Tahoe’s Big Daddy: Memorial Fund expanding to include needs based scholarships | SierraSun.com

Tahoe’s Big Daddy: Memorial Fund expanding to include needs based scholarships

Special to the Bonanza
Janet Hershey and Jasmine Arrison — recipients of last year’s Steiner Memorial Inspiration award for achievement.
Courtesy photo |

INCLINE VILLAGE, Nev. — The Diamond Peak Ski and Education Foundation is pleased to announce the expansion of the Steve Steiner Memorial Fund Scholarship program.

In addition to the fund’s two merit-based scholarships covering 50 percent tuition that are awarded to two 8- to 10-year-old athletes each season (the Big Daddy scholarships), the program is expanding to include Ski Spirit needs-based scholarships.

One to three Ski Spirit scholarships for partial or full tuition will be awarded over the next three seasons. They will be based on financial need, with Incline Village residents being given priority consideration.

The scholarships are in memoriam to Steve Steiner, a longtime Incline resident and lifelong skier who died last season.

The memorial fund is made possible by donations from Steve’s friends and family, as well as a generous grant by the Tahoe Mountain Resort Foundation.

Applications are due August 31. To learn more, contact Jeff Corcoran at 775-722-8842 or go to Diamond Peak Ski Team’s website to download an application a http://www.dpsef.org.

Applications will be kept in the strictest of confidence.

IN TRIBUTE

Considering this news of the scholarship’s expansion, the Bonanza is honored to publish the following story and tribute about Steve Steiner, as written by Janet Hershey, Steve’s wife, who lives in Incline Village:

Stephen Steiner (Dec. 8, 1950 — Jan. 13, 2014) enjoyed all things skiing. It was his greatest passion in life. It kept him young and vibrant and filled him with childlike enthusiasm. Steve’s truest happiness was being on the mountain with friends. He was also a student of the sport.

There was a library of ski history books that he collected over the years — some dating back to the 1920s. He read them all and learned many technical aspects of skiing from these books. Not only was he a student of skiing, he was a teacher. He wanted everyone to enjoy the mountain as much as he did.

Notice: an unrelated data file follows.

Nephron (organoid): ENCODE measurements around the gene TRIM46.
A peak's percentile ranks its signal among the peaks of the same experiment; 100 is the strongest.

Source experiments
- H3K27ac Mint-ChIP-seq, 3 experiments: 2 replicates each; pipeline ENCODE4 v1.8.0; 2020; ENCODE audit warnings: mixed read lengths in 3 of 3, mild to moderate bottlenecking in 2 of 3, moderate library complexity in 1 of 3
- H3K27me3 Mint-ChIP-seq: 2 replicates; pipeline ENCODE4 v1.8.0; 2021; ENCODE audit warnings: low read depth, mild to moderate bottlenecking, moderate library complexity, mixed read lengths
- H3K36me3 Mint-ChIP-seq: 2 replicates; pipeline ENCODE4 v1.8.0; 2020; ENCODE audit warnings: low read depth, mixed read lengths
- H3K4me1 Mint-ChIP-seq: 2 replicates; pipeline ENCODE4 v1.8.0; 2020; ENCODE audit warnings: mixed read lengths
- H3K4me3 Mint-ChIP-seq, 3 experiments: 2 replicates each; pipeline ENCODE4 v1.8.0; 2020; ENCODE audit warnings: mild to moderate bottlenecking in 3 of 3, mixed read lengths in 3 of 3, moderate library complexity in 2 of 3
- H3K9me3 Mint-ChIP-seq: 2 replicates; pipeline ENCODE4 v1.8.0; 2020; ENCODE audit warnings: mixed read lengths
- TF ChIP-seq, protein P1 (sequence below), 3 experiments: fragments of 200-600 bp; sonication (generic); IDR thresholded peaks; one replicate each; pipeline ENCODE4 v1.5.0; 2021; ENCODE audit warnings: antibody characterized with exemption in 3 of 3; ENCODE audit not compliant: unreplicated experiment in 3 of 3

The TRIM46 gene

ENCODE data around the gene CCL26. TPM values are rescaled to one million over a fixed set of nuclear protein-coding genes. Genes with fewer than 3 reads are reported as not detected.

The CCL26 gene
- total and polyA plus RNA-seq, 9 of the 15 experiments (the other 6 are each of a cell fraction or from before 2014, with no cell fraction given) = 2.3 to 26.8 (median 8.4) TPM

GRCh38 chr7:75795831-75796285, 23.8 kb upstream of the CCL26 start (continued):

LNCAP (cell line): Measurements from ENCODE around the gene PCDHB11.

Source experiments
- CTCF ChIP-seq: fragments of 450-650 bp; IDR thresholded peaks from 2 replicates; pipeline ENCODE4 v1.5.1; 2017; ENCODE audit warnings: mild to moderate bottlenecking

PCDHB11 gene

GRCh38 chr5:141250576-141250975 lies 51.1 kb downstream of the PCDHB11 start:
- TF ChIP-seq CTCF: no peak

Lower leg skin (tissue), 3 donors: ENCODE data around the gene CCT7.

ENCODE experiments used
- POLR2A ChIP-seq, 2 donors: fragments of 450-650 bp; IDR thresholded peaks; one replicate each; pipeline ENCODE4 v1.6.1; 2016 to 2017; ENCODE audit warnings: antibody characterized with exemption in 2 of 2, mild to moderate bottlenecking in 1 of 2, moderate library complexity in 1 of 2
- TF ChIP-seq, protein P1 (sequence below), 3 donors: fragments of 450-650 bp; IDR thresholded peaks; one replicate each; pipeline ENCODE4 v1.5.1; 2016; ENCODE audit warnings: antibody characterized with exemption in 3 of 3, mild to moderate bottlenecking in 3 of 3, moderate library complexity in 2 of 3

Surprisingly, Steve did not start skiing as a child. He took up the sport when he was a college student at Cornell University in upstate New York. After college he moved west.

He kept every ski pass. Some of the early ones: Heavenly Valley 1972/73; Crested Butte 1973/74 and 1974/75; Powderhorn 1975/76; Winter Park 1976/77.

In the 1980s Steve moved back to Long Island, New York and opened a restaurant with his brothers. That didn’t last long, the mountains called. He moved to Hunter, N.Y., and opened his own restaurant.

Of course, the place was only open for dinner so the days could be spent skiing. It was the place people gathered after a day on the hill. Eventually, he came back to where his big mountain skiing started. He moved back to Lake Tahoe in 1994. The ski passes are too numerous to mention.

For a few winters Steve worked at Squaw Valley as an instructor for the kids in the Big Mountain Program. He enjoyed teaching younger students rather than adults. Young people have a curiosity and enthusiasm that matched his own. His goal was to show them everything a mountain had to offer.

Different terrain, snow conditions, etc. He wanted them to feel the excitement of the snow, of being with friends. He would be tremendously honored and proud of the “Big Daddy” Scholarships and now the “Ski Spirit” Scholarships.

It gives young people the opportunity to learn an activity they can enjoy for their entire lives.

For those of us who knew Steve, he offered inspiration in living a life of passion. His enthusiasm for skiing was infectious. The camaraderie of friends, the freedom of choosing the best line down the mountain, the simplicity and elegance of the perfectly carved turn.

For Steve, skiing was pure happiness. The nickname “Big Daddy” came from a silly sticker on his skis. Yes, even at the age of 62, he still decorated his skis with stickers. The skis and the sticker are long gone but the name “Big Daddy” remains.

It is an acknowledgement and tribute to his big heart, big passion for skiing, and a big spirit for life in general.